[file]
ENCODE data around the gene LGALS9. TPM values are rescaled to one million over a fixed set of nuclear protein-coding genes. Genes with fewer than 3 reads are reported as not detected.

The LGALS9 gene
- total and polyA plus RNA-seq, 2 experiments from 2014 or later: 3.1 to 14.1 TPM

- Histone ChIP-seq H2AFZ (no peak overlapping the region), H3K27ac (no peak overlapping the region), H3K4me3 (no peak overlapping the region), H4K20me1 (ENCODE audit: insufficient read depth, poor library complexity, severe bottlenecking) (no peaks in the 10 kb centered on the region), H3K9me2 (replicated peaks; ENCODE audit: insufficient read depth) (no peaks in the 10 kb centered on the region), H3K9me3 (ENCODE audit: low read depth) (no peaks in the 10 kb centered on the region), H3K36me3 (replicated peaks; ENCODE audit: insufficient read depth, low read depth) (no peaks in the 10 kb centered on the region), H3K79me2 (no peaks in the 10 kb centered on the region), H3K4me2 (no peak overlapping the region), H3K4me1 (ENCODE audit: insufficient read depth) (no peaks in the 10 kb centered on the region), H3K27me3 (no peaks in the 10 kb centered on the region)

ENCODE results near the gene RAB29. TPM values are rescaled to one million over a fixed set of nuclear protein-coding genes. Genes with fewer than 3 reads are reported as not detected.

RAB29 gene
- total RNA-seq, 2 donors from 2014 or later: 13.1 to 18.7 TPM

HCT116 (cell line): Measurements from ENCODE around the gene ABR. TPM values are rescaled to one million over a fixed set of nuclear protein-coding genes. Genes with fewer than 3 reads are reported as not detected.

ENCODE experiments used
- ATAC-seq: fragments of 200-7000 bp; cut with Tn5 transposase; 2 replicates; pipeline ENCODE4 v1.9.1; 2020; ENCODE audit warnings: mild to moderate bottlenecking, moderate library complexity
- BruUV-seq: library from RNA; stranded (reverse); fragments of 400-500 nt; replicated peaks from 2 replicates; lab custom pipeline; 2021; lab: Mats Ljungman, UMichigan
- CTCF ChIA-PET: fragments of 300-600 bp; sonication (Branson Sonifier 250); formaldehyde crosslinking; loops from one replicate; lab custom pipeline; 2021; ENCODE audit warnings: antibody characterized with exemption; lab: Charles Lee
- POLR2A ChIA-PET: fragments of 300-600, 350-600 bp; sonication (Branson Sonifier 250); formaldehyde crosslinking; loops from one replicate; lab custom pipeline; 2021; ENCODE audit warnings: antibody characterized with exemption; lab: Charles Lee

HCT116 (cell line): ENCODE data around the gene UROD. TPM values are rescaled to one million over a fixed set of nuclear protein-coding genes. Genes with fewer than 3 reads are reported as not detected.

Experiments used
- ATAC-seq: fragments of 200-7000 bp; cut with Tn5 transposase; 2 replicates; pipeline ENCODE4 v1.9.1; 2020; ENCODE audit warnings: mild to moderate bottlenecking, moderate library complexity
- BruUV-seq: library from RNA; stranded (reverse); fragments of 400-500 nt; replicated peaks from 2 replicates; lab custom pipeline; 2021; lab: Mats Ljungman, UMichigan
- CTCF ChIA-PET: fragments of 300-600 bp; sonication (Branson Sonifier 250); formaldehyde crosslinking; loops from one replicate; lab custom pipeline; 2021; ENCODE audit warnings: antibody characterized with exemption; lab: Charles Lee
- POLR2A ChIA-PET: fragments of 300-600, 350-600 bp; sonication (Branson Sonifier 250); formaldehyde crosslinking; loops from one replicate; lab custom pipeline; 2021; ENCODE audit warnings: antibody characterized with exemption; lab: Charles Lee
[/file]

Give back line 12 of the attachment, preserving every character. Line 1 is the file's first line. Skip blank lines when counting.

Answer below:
- CTCF ChIA-PET: fragments of 300-600 bp; sonication (Branson Sonifier 250); formaldehyde crosslinking; loops from one replicate; lab custom pipeline; 2021; ENCODE audit warnings: antibody characterized with exemption; lab: Charles Lee